The EXPRES Stellar Signals Project II. State of the field in disentangling photospheric velocities

Lily L. Zhao*, Debra A. Fischer, Eric B. Ford, Alex Wise, Michaël Cretignier, Suzanne Aigrain, Oscar Barragan, Megan Bedell, Lars A. Buchhave, João D. Camacho, Heather M. Cegla, Jessi Cisewski-Kehe, Andrew Collier Cameron, Zoe L. de Beurs, Sally Dodson-Robinson, Xavier Dumusque, João P. Faria, Christian Gilbertson, Charlotte Haley, Justin HarrellDavid W. Hogg, Parker Holzer, Ancy Anna John, Baptiste Klein, Marina Lafarga, Florian Lienhard, Vinesh Maguire-Rajpaul, Annelies Mortier, Belinda Nicholson, Michael L. Palumbo, Victor Ramirez Delgado, Christopher J. Shallue, Andrew Vanderburg, Pedro T. P. Viana, Jinglin Zhao, Norbert Zicher, Samuel H. C. Cabot, Gregory W. Henry, Rachael M. Roettenbacher, John M. Brewer, Joe Llama, Ryan R. Petersburg, Andrew E. Szymkowiak

*Corresponding author for this work

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30 Citations (Scopus)
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Measured spectral shifts due to intrinsic stellar variability (e.g., pulsations, granulation) and activity (e.g., spots, plages) are the largest source of error for extreme-precision radial-velocity (EPRV) exoplanet detection. Several methods are designed to disentangle stellar signals from true center-of-mass shifts due to planets. The Extreme-precision Spectrograph (EXPRES) Stellar Signals Project (ESSP) presents a self-consistent comparison of 22 different methods tested on the same extreme-precision spectroscopic data from EXPRES. Methods derived new activity indicators, constructed models for mapping an indicator to the needed radial-velocity (RV) correction, or separated out shape- and shift-driven RV components. Since no ground truth is known when using real data, relative method performance is assessed using the total and nightly scatter of returned RVs and agreement between the results of different methods. Nearly all submitted methods return a lower RV rms than classic linear decorrelation, but no method is yet consistently reducing the RV rms to sub-meter-per-second levels. There is a concerning lack of agreement between the RVs returned by different methods. These results suggest that continued progress in this field necessitates increased interpretability of methods, high-cadence data to capture stellar signals at all timescales, and continued tests like the ESSP using consistent data sets with more advanced metrics for method performance. Future comparisons should make use of various well-characterized data sets—such as solar data or data with known injected planetary and/or stellar signals—to better understand method performance and whether planetary signals are preserved.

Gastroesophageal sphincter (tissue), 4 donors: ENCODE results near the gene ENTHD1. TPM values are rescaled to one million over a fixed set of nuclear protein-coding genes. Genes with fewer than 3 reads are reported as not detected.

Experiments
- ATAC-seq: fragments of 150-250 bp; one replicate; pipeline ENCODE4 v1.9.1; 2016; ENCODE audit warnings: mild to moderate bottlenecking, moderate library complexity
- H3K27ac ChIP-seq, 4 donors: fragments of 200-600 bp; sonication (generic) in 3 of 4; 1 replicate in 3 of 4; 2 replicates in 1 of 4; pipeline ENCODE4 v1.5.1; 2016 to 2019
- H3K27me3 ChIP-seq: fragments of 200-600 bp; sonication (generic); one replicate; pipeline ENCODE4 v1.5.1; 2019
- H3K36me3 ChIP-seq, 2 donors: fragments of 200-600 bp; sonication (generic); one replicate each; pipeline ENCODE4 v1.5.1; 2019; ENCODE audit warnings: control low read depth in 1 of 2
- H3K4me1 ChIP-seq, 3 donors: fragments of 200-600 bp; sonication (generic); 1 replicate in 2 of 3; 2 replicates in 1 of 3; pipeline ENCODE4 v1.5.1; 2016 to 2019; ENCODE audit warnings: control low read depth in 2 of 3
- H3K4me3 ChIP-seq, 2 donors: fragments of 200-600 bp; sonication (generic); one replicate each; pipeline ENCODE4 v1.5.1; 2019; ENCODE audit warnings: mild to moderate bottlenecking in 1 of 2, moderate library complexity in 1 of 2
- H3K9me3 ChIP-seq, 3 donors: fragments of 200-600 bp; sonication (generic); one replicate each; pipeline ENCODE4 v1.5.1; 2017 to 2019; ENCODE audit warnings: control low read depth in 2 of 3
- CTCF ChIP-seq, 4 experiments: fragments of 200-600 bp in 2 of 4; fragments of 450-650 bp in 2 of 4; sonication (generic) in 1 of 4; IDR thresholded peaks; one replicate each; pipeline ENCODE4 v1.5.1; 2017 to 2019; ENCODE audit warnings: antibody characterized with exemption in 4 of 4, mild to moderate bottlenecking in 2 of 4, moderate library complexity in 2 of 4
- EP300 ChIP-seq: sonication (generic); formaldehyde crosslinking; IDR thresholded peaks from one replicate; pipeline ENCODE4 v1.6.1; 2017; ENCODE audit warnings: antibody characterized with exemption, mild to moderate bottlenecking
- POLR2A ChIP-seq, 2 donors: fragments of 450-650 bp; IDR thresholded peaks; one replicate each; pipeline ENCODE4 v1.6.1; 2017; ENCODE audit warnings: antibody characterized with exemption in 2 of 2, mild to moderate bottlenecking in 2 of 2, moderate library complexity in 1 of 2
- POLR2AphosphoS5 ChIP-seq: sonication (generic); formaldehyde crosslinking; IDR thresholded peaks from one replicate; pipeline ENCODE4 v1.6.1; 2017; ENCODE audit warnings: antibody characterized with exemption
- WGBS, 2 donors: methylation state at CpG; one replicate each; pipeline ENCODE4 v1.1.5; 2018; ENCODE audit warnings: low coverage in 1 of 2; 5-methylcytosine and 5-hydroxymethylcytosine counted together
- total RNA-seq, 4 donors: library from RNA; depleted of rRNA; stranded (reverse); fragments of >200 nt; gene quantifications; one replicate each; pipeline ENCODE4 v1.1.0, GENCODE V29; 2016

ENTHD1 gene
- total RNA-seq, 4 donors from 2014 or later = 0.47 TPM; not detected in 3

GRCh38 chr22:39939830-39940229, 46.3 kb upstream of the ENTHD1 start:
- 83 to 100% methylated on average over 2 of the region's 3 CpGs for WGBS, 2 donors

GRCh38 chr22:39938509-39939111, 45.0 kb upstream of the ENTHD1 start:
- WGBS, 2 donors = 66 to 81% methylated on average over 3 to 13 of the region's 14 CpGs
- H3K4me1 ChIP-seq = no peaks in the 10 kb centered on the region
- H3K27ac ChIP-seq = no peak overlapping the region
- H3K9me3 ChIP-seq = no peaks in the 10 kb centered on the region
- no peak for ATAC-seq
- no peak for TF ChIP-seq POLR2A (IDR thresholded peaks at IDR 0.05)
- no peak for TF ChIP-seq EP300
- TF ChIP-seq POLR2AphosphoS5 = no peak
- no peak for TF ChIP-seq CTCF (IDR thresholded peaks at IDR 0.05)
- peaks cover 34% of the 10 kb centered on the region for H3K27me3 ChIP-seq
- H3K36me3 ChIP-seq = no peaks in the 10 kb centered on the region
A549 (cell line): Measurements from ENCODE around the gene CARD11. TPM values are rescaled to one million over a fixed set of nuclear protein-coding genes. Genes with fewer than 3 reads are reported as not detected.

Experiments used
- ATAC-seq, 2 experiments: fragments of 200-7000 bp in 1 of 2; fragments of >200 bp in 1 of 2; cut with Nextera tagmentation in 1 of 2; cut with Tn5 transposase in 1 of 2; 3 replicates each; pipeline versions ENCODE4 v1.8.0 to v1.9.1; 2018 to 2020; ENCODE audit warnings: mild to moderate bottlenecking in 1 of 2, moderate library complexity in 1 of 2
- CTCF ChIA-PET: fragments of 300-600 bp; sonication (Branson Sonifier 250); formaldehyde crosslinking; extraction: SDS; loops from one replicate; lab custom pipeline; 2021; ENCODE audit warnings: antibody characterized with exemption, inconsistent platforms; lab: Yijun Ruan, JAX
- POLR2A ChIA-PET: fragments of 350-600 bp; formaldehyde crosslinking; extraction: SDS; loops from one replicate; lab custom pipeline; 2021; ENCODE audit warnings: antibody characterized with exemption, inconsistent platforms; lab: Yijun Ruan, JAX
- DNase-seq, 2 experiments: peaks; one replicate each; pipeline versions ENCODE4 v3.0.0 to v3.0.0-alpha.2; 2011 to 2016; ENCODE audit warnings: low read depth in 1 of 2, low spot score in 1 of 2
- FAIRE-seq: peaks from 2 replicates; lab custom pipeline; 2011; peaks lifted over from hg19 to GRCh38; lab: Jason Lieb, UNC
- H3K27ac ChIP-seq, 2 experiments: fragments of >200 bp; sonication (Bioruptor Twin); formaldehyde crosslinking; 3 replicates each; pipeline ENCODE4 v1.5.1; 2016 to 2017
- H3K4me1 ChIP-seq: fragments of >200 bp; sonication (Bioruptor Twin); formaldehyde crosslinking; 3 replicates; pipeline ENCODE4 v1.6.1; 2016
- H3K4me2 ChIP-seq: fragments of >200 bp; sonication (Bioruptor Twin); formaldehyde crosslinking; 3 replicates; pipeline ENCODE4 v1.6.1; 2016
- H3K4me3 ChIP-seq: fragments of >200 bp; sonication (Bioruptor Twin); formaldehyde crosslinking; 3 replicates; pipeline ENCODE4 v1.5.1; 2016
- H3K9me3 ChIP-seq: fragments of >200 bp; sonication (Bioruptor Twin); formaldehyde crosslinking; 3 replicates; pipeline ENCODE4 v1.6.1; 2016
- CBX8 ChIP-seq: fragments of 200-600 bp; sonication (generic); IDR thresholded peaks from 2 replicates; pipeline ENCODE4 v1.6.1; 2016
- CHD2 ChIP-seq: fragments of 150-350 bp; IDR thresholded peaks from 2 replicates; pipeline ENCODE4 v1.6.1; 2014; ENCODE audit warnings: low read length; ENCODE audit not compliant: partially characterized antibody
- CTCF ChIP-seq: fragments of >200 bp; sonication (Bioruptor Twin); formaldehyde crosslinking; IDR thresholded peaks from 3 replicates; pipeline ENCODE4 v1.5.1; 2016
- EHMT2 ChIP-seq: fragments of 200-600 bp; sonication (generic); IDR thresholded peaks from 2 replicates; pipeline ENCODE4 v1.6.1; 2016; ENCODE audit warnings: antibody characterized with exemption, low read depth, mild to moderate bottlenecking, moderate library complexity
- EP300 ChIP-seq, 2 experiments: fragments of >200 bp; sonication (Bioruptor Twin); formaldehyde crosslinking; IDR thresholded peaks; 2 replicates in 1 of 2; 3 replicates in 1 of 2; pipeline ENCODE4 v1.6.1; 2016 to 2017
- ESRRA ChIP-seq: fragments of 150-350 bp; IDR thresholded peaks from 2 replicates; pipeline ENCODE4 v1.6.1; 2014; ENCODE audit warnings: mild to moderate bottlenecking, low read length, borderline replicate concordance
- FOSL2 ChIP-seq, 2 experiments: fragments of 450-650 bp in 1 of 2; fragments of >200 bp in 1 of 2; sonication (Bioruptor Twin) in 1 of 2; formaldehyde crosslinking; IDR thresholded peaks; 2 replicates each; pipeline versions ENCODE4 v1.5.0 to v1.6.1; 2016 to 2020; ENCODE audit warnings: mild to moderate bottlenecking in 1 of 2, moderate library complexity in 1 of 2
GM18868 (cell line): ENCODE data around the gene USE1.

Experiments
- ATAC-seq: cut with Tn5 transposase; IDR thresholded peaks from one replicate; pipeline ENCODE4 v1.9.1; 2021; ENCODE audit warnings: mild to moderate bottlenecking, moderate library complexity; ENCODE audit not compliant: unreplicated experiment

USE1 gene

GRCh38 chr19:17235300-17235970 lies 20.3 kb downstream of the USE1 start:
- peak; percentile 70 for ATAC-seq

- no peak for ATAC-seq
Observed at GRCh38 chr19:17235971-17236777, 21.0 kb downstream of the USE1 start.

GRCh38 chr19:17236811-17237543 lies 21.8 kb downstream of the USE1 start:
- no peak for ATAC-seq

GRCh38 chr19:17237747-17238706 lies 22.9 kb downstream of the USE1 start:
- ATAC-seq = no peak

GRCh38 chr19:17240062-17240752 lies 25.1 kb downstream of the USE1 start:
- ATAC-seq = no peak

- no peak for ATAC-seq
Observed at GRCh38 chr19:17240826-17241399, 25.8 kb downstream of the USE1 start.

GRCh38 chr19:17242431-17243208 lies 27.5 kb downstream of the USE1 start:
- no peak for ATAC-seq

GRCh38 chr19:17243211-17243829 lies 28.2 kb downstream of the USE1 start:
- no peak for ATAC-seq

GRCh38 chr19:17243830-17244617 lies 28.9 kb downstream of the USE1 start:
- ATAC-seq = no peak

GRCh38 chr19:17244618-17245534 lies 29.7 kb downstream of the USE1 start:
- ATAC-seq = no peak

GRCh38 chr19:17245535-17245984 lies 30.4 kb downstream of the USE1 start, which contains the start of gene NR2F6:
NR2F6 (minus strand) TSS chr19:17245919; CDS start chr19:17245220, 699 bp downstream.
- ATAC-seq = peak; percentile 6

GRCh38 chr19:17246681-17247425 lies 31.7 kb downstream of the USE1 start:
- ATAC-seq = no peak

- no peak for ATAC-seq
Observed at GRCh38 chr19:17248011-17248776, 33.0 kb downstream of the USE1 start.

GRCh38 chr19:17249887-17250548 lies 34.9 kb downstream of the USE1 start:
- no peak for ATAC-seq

Original languageEnglish
Article number171
Number of pages34
JournalAstronomical Journal
Issue number4
Early online date15 Mar 2022
Publication statusPublished - 1 Apr 2022


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